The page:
THE TOPIARY GARDEN

Stomping down the road, away from her all-male family in a rage, Liz meets ancient Sally Beck, who invites her into the local manor's topiary garden to hear how she once became a boy. Fleeing her own family, Sally donned her brother's clothes, changed her name to Jack, and found a job as a gardener's boy. Though forced to unmask after several years, she was allowed to stay on, becoming at last head gardener and living out her days surrounded by carefully trimmed, oddly shaped greenery. Liz finds both disturbed dreams and solace in Sally's tale: visions of horned figures and huge shears, but also, ultimately, a firmer sense of self as well. For a story about transformation, what better illustrator than Browne? His seven enigmatic paintings feature looming, massive topiary, in which an occasional female body is the only recognizable shape, and garden tools or shadows the only sign of habitation. This strange, subtle episode, originally published in Howker's Badger on the Barge and Other Stories (Greenwillow, 1984), stands on its own in this small, neat volume, printed in well proportioned but tiny type. Thoughtful readers shouldn't be bothered by the many Briticisms, but there's an appended glossary just in case. (Fiction. 12+)

Pub Date: March 1, 1995

ISBN: 0-531-06891-9

Page Count: 64

Publisher: Orchard

Review Posted Online: May 20, 2010

Kirkus Reviews Issue: March 15, 1995

Did you like this book?

No Comments Yet

A change of pace from the teeming swarms of fantasy and paranormal romance but too underpowered to achieve escape velocity.

FUTUREDAZE

AN ANTHOLOGY OF YA SCIENCE FICTION

A low-wattage collection of original stories and poems, as unmemorable as it is unappealingly titled.

The collection was inspired by a perceived paucity of short science fiction for teen readers, and its production costs were covered by a Kickstarter campaign. The editors gather a dozen poems and 21 stories from a stable of contributors who, after headliners Jack McDevitt and Nancy Holder, will be largely unknown even to widely read fans of the genre. The tales place their characters aboard spacecraft or space stations, on other worlds or in future dystopias, but only rarely do the writers capture a credibly adolescent voice or sensibility. Standouts in this department are the Heinlein-esque “The Stars Beneath Our Feet,” by Stephen D. Covey & Sandra McDonald, about a first date/joyride in space gone wrong, and Camille Alexa’s portrait of a teen traumatized by a cyberspace assault (“Over It”). Along with a few attempts to craft futuristic slang, only Lavie Tidhar’s fragmentary tale of Tel Aviv invaded by successive waves of aliens, doppelgangers, zombies and carnivorous plants (“The Myriad Dangers”) effectively lightens the overall earnest tone. Aside from fictional aliens and modified humans, occasional references to dark skin (“Out of the Silent Sea,” Dale Lucas) are the only signs of ethnic diversity. Most of the free-verse poetry makes only oblique, at best, references to science-fictional themes.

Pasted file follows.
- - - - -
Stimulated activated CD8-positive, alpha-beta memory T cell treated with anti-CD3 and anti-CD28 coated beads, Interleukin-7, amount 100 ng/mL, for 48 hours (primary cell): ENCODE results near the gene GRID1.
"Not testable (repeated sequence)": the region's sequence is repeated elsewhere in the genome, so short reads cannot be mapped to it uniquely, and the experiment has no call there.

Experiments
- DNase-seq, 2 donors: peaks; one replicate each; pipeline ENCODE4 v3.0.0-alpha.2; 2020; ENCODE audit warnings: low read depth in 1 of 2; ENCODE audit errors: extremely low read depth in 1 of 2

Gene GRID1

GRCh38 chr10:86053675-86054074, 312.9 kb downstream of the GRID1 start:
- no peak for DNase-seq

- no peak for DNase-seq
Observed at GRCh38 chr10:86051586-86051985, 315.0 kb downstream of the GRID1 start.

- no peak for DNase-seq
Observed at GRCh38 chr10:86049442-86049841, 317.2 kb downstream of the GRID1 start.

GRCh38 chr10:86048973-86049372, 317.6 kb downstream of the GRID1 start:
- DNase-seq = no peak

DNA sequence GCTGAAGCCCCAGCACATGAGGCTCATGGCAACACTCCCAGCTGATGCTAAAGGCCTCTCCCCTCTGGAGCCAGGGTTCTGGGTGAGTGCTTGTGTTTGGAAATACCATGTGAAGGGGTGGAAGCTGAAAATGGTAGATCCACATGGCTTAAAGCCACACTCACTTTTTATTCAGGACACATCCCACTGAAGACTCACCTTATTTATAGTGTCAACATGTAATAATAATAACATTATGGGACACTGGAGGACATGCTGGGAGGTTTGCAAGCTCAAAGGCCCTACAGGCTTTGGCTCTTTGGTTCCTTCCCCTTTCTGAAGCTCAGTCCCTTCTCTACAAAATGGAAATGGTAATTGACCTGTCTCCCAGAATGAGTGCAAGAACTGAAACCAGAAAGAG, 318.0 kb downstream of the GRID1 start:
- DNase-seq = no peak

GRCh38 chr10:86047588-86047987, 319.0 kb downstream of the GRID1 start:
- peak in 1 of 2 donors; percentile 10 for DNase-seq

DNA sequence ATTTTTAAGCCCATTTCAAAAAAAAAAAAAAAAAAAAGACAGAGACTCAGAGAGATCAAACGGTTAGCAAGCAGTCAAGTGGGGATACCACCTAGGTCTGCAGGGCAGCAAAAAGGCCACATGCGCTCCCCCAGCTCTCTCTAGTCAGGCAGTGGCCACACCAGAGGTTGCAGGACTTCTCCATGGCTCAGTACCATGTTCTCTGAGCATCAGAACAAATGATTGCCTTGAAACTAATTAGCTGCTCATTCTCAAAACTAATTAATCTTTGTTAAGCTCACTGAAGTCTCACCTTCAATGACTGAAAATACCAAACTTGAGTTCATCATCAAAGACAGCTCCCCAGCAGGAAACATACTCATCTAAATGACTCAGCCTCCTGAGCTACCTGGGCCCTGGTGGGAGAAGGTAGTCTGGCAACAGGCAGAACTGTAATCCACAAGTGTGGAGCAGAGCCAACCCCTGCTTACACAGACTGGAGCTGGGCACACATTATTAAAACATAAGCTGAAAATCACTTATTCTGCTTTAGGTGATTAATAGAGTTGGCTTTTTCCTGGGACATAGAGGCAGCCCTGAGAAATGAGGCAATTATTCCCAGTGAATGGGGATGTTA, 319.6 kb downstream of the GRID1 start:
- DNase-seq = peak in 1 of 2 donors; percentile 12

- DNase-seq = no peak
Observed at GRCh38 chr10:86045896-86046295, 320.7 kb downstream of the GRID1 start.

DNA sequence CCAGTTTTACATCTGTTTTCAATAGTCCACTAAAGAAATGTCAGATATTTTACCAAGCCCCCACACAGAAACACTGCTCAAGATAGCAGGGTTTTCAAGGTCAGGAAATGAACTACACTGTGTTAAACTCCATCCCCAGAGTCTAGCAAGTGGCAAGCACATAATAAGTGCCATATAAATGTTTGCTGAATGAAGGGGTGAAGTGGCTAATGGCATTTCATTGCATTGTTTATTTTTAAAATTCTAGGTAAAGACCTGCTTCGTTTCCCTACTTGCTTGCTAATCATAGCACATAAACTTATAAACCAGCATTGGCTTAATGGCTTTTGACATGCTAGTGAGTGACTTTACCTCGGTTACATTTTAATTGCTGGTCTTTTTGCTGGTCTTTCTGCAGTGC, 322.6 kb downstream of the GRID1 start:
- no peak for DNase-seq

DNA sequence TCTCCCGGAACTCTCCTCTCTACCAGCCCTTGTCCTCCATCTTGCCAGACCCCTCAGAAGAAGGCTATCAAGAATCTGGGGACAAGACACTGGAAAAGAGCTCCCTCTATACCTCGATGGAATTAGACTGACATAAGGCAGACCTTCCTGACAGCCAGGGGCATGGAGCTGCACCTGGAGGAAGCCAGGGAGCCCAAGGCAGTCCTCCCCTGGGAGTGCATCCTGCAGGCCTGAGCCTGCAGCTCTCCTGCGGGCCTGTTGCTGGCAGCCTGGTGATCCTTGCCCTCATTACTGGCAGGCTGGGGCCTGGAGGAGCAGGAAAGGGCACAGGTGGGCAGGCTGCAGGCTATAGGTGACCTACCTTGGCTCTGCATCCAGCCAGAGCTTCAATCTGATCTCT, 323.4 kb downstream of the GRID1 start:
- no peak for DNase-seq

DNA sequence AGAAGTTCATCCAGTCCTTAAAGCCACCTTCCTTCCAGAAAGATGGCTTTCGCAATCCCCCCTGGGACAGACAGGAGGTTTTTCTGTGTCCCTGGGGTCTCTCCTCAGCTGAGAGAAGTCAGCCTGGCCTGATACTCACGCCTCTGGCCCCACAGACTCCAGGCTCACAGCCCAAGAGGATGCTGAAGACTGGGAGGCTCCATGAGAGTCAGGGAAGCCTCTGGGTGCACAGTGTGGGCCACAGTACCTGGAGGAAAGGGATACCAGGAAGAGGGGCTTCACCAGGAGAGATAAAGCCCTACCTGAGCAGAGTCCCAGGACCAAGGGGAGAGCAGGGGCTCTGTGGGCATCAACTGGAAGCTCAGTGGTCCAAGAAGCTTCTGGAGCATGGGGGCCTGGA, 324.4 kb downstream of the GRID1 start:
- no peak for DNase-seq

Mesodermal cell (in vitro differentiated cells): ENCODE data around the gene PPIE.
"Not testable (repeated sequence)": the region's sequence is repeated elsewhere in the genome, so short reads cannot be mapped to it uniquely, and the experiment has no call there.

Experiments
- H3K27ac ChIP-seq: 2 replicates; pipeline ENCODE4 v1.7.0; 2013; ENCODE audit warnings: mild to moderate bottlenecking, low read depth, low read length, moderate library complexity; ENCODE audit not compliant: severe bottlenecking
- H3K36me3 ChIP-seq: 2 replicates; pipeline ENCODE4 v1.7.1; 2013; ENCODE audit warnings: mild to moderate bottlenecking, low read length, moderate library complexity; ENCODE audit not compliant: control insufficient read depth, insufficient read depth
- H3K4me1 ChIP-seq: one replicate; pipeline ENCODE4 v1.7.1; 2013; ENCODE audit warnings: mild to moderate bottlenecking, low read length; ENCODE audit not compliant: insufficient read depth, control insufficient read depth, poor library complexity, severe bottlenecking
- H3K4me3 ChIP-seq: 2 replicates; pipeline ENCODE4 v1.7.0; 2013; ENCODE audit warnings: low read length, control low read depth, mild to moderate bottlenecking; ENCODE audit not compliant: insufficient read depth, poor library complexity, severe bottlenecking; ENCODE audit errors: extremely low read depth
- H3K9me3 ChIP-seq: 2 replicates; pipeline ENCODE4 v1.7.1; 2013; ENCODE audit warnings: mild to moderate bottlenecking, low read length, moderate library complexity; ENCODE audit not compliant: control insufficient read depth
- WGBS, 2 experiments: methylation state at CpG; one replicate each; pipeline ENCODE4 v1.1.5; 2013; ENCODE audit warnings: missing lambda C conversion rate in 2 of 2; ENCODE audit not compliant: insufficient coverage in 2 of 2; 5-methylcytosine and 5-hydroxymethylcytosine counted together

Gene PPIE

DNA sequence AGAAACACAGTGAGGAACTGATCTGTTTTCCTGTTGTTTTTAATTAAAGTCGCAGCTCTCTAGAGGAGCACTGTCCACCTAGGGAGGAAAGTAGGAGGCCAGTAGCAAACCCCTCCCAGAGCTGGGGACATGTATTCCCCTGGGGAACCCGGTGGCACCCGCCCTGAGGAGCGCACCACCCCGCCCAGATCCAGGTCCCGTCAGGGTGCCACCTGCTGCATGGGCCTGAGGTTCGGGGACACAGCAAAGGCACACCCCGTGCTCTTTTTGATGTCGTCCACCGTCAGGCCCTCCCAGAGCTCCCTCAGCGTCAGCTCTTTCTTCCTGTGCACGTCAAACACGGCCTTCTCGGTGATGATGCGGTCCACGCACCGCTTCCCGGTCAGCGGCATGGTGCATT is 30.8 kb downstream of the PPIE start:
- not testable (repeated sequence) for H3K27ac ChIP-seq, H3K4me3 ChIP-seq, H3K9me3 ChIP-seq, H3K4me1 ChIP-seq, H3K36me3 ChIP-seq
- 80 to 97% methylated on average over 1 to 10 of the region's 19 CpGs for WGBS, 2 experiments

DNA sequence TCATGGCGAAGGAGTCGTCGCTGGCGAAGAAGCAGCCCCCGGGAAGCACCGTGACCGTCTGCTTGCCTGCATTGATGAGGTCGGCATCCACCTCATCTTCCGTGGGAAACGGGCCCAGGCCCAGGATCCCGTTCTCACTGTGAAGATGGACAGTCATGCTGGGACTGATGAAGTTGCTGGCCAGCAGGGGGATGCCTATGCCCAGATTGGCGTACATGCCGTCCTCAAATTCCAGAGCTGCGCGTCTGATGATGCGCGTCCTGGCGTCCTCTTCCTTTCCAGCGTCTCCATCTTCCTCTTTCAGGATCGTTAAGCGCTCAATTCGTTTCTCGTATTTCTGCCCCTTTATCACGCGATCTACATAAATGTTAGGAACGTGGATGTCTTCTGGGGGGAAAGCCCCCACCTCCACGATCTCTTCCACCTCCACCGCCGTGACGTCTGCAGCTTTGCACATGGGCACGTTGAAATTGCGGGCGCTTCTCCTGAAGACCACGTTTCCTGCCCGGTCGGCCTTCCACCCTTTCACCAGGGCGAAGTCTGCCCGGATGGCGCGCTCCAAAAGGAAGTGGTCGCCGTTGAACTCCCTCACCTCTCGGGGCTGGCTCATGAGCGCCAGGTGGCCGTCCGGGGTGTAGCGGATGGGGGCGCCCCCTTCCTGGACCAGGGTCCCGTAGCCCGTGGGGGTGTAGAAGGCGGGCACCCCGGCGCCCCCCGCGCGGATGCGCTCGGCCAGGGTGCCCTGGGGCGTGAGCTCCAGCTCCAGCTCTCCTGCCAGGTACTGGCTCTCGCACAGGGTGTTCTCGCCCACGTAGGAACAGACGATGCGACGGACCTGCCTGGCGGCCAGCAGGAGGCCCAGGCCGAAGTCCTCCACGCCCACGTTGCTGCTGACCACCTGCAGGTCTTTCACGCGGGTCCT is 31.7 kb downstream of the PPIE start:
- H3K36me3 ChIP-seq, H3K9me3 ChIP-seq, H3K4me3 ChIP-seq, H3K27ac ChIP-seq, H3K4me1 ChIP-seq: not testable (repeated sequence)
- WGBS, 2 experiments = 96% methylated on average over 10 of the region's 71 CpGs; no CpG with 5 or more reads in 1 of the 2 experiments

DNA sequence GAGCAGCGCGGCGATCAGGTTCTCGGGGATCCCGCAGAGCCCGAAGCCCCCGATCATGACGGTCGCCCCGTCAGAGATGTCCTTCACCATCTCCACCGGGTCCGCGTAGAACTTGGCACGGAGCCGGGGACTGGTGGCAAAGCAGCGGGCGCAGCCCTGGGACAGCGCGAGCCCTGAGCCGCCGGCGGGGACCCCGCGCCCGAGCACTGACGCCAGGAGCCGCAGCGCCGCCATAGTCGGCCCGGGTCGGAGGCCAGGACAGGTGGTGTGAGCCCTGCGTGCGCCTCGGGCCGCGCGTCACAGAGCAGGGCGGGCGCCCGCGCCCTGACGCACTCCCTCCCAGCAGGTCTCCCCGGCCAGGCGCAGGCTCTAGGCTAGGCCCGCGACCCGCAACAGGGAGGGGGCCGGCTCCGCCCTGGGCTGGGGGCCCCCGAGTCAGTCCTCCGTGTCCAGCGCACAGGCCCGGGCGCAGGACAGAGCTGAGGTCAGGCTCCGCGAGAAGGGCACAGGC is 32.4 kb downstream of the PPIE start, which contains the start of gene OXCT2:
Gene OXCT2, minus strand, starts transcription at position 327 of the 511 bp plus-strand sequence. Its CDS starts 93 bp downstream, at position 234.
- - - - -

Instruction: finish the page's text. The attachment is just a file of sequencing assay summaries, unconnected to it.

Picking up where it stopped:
A change of pace from the teeming swarms of fantasy and paranormal romance but too underpowered to achieve escape velocity. (author bios) (Science fiction/short stories. 12-14)

Pub Date: Feb. 12, 2013

ISBN: 978-0-9847824-0-8

Page Count: 290

Publisher: Underwords

Review Posted Online: Dec. 13, 2012

Kirkus Reviews Issue: Jan. 1, 2013

Did you like this book?

No Comments Yet

STORIES FROM WHERE WE LIVE

THE GULF COAST

A century ago, collections of intelligent anthologies for children graced bookshelves, encompassing titles like The World and Its People and The Outdoor Book. This fourth installment of the similarly minded literary series mapping the eco-regions of the US treats the Gulf Coast. All edited by St. Antoine, each seeks to give its readers a true impression of its proscribed region through memoirs, fiction, poetry, and finally exposition. It doesn’t fail, even if some authors’ connections with the Gulf Coast at times are a bit of a stretch, like equating a Po Boy with a Hero sandwich. No matter, for much of the collection is lively and evocative. Audubon and John Muir, with slightly archaic language, line up here with contemporary, earnest-sounding lesser-knowns. The poetry is uneven and sometimes clearly serving the political topic, like “Migration Midpoint,” making the excellent “Eulogy for a Hermit Crab” and “My Mother Returns to Calaboz” stand out the better. The Kathy Starr selection, “The Soul of Southern Cooking” is out of place here because a Gulf Coaster would never accept writing from the Delta Country as appropriately proximate, no matter what boundaries the scientists define. Better choices would have been writing by Jessica Harris or even memories culled from Leah Chase’s cookbook. But two of the best stories, “Fig Picking,” and “Mosquito Blues,” are perfectly pitched for this anthology, although the authors are also technically not Gulf Coasters. The canny inclusion of fables of mythic proportions by the late J.J. Reneaux and the great Zora Neale Hurston add the right atmosphere and spice. So mixed with the obligatory manatee and Key Deer stories, newcomers to the Gulf Coast will materially experience the poignant diversity of this dwindling coast of marshes, beaches, and bayous as if they were walking its circumference, no mean editorial feat. Locals will glow at the inclusion of “Buried Christmas Tree,” concerning what is becoming a necessary Gulf Coast custom: the recycling of Christmas trees to create new barrier islands. An extensive essay on the ecological makeup, habitats, plants, and animals wraps it all up. (bibliography, author’s notes, list of parks and preserves, map, not seen) (Anthology. 12+)

Pub Date: Dec. 1, 2002

ISBN: 1-57131-636-1

Page Count: 280

Publisher: Milkweed

Review Posted Online: May 20, 2010

Kirkus Reviews Issue: Dec. 1, 2002

Did you like this book?

No Comments Yet
more